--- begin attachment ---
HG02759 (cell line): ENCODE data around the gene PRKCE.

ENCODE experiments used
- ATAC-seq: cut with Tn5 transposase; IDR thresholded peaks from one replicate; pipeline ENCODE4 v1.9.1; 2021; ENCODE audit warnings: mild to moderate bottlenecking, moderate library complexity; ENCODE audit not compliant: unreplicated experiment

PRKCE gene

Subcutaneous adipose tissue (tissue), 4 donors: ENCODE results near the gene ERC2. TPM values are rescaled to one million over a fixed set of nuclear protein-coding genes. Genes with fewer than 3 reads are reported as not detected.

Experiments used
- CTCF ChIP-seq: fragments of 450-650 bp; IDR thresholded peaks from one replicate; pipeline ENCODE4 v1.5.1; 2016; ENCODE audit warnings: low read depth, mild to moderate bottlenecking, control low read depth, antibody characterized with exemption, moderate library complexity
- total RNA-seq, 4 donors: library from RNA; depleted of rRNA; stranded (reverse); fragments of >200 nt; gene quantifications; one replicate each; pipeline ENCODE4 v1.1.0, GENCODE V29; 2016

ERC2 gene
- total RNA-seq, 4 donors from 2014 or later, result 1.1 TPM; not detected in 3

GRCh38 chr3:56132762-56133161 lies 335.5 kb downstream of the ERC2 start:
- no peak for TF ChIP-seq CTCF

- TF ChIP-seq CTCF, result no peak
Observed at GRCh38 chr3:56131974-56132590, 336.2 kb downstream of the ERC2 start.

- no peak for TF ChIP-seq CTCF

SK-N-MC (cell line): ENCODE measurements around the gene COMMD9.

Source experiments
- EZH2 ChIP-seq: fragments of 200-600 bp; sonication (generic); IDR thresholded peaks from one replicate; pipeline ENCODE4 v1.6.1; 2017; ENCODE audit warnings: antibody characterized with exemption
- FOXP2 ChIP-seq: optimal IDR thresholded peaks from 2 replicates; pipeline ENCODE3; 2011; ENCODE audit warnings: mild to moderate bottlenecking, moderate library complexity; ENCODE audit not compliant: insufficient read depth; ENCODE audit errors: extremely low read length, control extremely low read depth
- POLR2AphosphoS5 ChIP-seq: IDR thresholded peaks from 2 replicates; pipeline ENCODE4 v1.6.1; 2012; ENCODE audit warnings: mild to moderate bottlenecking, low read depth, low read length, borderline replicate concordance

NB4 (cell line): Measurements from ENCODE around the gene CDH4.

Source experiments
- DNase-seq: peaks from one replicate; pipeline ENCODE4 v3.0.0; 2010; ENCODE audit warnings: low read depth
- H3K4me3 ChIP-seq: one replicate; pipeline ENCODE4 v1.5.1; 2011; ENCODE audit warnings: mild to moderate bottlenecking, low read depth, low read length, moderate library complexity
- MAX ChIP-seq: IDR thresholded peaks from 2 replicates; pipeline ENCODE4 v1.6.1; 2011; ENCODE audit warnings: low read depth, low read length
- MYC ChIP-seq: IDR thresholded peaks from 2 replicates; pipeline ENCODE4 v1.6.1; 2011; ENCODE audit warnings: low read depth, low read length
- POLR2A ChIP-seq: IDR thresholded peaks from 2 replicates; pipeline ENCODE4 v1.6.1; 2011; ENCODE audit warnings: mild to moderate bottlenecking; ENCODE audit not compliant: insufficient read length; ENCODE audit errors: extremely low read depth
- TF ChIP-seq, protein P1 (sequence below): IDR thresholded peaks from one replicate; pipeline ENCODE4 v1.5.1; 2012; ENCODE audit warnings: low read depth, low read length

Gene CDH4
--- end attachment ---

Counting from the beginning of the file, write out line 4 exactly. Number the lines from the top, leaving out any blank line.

PRKCE gene